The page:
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Tulsa announces it will join the conference formerly known as the Big East

Frank Schwab
Dr. Saturday

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Years from now, nobody will believe the Big East used to really matter in college football. Historians will look at the BCS configuration and be baffled why the Big East was part of it.

Two years ago, the Big East turned down a ESPN deal worth $1.17 billion or $1.4 billion, depending on the report. The deal it signed a few weeks ago is worth $130 million. The conference has no name. The basketball-only schools took that in the divorce. And it's still collecting teams in hopes of a revival.

Tulsa is the latest school to join. The school announced it will become a full member of the soon-to-be-named conference on July 1, 2014.

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Nothing against Tulsa. The move is probably good for the school, although the spread-out nature of the conference will be a pain at times. It has built a good football program, and it should do quite well in its new conference.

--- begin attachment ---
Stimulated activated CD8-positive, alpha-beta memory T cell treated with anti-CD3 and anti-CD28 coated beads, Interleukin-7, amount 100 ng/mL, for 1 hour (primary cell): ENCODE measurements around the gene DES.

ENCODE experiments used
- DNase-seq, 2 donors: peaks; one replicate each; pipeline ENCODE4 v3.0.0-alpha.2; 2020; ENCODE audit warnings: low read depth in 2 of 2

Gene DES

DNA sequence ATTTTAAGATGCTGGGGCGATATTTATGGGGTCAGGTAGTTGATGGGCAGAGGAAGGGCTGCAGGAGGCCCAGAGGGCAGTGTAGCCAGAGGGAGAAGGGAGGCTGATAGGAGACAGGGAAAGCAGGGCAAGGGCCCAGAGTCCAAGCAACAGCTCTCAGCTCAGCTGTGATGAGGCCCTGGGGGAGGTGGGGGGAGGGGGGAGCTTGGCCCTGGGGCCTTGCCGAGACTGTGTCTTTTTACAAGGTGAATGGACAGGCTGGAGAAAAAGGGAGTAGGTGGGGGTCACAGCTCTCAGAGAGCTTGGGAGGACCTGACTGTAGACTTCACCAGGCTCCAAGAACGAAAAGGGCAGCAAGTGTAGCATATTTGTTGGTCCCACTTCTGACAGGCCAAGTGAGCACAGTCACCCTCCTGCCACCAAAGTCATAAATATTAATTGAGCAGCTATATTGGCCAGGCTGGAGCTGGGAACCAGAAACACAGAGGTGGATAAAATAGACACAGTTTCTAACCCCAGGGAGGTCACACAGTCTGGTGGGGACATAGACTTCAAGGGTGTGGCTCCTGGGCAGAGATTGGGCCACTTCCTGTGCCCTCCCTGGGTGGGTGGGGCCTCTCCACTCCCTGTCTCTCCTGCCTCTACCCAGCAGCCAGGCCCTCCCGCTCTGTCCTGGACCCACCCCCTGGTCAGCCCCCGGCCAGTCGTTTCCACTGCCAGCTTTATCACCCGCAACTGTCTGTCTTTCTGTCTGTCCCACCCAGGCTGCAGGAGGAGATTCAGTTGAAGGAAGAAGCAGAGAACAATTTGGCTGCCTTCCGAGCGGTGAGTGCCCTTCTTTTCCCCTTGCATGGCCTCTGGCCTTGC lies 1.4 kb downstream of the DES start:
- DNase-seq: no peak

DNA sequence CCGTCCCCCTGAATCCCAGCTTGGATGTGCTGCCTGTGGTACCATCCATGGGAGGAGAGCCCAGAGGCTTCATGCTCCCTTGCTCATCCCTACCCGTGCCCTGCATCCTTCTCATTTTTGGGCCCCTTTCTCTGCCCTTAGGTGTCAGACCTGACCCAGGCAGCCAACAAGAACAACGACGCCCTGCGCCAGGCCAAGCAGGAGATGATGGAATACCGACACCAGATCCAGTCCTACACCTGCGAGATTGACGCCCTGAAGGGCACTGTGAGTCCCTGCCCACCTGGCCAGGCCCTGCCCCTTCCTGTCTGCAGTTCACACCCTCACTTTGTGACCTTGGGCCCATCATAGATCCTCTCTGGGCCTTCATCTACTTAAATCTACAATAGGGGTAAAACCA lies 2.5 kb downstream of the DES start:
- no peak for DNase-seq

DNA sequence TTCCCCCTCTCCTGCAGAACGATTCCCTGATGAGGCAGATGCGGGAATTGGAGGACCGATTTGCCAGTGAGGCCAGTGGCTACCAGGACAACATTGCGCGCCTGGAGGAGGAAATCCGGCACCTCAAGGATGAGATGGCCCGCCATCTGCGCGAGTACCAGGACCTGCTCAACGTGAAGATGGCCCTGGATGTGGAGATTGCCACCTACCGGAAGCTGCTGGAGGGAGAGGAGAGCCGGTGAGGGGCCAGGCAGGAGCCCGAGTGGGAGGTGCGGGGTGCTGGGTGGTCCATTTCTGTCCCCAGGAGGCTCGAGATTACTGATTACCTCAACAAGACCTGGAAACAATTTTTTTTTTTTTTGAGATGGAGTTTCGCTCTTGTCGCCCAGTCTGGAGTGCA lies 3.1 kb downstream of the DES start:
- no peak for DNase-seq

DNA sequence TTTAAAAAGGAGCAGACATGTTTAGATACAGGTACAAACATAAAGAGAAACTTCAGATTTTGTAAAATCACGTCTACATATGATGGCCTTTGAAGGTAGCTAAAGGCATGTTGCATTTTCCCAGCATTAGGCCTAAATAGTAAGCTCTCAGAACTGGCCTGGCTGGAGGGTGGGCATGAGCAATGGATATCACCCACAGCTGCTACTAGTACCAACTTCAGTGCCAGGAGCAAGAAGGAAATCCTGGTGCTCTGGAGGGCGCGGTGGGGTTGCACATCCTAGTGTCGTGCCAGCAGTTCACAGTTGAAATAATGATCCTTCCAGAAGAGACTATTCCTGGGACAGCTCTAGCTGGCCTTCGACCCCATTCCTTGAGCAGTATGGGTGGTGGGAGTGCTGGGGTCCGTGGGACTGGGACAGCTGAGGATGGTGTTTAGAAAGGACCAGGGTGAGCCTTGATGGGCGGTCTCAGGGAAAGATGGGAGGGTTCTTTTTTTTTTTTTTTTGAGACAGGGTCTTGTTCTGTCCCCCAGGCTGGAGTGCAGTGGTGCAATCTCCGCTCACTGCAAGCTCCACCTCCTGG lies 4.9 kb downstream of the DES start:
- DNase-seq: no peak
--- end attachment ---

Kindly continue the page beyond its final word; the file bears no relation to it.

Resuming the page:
But the former Big East, once considered a power which was recently promising riches to any school who would join, wouldn't have dreamed of raiding Conference USA for members even a few years ago.

Here is the lineup of members in the new conference, via Tulsa's release:

Beginning with the 2014-15 academic year, the Conference will consist of the University of Central Florida, the University of Cincinnati, the University of Connecticut, East Carolina University, the University of Houston, the University of Memphis, Southern Methodist University, the University of South Florida, Temple University, Tulane University and the University of Tulsa. The U.S. Naval Academy will become a football-only member in 2015.

There are some solid football programs on that list. But that's not exactly a power conference anymore.

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In 2011, Air Force made the decision to say no to the Big East. A lot of people couldn't understand at the time how the academy could turn down so much money and so much prestige that it would have gotten in the Big East. It turns out, that was one of the few prudent moves made during realignment.

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